Which were the main issues tackled in the period between Latte and the end of Lawler’s career? On first view there is a bit of everything. Indeed, the field had rapidly become fragmented, partaking of the increasing specialization, characteristic of the whole of classical studies. All-round studies of the dance in ancient Greece did virtually disappear, Lawler’s synthesis excepted. There is a growing number of archaeological studies, often dealing with a single artifact or group of artifacts, and of articles and even monographs dealing with one isolated dance phenomenon, for instance the hotly debated geranos-dance of Delos. Still, we can distinguish some focal points. First, we find much attention being paid to the religious aspects of the dance. This is relegated to second position when from the late 1930s there is an amazing upsurge of the interest in theatrical dancing. But still most scholars payed at least lip-service to the idea that all or nearly all dancing in ancient Greece had a religious background; especially ecstatic dancing got relatively much attention. We can also ascertain what is completely lacking: pantomime (although in popular literature the idea of every Greek dance as ‘mimodrama’ persisted) and gymnastics and sports, all studied as subjects in their own right of course, but no longer linked to the dance.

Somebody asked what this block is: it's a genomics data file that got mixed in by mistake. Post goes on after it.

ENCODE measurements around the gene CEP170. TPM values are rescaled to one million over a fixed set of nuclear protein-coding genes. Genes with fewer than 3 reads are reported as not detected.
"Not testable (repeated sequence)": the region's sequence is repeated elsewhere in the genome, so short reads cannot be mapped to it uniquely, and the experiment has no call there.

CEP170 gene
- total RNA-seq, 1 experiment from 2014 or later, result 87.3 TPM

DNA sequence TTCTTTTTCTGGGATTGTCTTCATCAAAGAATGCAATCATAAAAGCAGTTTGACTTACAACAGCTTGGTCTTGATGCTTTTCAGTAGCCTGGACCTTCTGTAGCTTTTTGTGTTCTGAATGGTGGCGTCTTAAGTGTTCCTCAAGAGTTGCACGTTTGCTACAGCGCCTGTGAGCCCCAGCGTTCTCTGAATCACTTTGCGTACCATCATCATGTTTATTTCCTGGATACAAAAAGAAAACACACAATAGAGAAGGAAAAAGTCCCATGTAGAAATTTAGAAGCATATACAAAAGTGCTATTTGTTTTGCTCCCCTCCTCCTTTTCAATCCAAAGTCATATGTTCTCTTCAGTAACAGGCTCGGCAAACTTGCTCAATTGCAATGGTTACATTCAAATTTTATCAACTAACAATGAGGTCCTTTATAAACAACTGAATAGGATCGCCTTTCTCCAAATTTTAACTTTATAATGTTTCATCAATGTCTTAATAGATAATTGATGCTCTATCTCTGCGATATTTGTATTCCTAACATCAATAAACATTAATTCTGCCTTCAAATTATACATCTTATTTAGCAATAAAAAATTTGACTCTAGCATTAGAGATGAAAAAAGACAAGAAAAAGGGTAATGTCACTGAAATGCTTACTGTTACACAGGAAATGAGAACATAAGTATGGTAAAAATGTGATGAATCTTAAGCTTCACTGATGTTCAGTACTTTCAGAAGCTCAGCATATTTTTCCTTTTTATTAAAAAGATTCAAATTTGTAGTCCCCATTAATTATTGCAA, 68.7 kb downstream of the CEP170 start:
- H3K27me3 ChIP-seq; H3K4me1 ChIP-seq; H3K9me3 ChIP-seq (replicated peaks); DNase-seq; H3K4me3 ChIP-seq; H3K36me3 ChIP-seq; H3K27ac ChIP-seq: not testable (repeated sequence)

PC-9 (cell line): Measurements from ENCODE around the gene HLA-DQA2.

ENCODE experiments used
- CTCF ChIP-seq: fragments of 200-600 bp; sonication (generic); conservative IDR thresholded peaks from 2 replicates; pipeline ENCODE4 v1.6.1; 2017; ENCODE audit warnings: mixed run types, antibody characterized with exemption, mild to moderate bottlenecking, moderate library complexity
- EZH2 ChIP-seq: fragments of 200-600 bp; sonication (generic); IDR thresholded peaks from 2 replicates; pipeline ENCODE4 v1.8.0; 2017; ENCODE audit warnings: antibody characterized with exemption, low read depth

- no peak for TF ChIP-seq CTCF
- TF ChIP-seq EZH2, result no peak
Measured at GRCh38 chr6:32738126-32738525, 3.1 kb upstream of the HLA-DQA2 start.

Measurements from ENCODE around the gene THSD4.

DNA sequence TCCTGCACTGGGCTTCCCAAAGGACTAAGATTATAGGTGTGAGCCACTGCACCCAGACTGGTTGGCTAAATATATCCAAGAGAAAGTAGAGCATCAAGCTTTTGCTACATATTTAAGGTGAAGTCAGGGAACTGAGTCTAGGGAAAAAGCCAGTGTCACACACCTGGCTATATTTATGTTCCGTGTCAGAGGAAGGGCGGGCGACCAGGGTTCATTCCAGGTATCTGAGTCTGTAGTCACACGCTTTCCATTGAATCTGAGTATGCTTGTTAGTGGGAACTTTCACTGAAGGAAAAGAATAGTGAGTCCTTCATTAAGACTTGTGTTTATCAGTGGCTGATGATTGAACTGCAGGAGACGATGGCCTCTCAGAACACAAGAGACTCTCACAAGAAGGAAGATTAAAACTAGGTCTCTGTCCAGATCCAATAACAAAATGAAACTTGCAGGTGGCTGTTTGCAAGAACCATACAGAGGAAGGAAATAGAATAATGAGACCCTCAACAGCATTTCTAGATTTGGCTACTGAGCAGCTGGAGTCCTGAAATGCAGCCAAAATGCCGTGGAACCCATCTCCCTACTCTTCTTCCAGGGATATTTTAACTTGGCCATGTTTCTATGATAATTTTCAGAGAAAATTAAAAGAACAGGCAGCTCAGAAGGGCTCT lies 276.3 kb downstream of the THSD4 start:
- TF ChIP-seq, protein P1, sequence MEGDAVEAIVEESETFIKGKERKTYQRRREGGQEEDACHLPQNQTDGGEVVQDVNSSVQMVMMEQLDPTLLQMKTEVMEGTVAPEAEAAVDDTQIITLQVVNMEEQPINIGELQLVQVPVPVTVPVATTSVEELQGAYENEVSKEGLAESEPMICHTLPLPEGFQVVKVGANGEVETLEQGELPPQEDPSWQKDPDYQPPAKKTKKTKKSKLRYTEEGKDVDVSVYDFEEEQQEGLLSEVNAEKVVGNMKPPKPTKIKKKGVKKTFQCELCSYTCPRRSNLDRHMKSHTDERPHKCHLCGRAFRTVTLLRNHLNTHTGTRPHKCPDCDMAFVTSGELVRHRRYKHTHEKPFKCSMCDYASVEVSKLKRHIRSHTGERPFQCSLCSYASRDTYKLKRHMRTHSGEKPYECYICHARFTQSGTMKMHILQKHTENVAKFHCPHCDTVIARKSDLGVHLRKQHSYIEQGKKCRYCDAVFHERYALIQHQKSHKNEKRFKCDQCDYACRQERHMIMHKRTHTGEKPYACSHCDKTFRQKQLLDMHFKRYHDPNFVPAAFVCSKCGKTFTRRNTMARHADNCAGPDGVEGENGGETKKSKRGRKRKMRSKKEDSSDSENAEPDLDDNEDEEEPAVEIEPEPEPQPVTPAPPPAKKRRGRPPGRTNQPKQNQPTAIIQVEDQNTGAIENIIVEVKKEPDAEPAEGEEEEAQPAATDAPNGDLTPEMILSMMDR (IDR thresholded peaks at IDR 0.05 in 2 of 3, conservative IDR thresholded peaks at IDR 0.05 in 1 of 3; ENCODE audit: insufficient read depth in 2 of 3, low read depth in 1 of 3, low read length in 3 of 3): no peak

Since the Second World War scholarly production has been steadily increasing. Most of this production, also post-Lawler, has brought little or no new departures. Looking back on the past twenty five years the strong archaeological bias of dance studies during much of the 1960s and 1970s is very notable, with what seems to be a return to other types of evidence (though the iconography is hardly ever absent) in the 1980s. Thus there is at least one issue on which nearly all authors, not only those from an archaeological background, seem to agree: the unwritten evidence should be included. One hopes that this agreement stems from conviction, and not from a mere despondency about the written sources. As far as special subjects singled out for discussion are concerned, we can see that the renewed interest in theatrical dancing has been prolonged. Outside the theatrical sphere interest seems to centre on a specific number of choral dances, especially the pyrrhic, girls’ choruses of an initiatory type, and the geranos, though this last mentioned dance attracted somewhat less attention than before. The geranos might have become a scary subject because of its link with labyrinth studies, which seem to hold a rare attraction for pseudo-scholarship. Ecstatic dances, much in favour before 1965, have receded from view, despite the fact that many interesting publications on ecstatic dancing saw the light outside the field of ancient history. In France the reconstructionist work of Emmanuel and Séchan was kept alive by Germaine Prudhommeau, who in 1965 published her La danse grecque antique, in two impressive volumes, the revised trade edition of her 1955 Paris thesis. Prudhommeau’s work is a kind of remake of Emmanuel: the assumptions guiding her research are exactly those already mentioned speaking of the work of Emmanuel. Prudhommeau’s study is a very ambitious undertaking; alas, even apart from the question whether the basic assumptions are at all defendable, it is marred by very many shortcomings which render it valueless. The impact of this French reconstructionism on scholarship in general has been on the whole negligible, because it worked in relative isolation from other fields of scholarship, and because of inherent problems to which I will return below. Outside the community of specialists reconstructionism is however still a force to be reckoned with (which also shows how isolated scholars have become). Non-specialists are open to every outside influence, and obviously find ideas of revival appealing.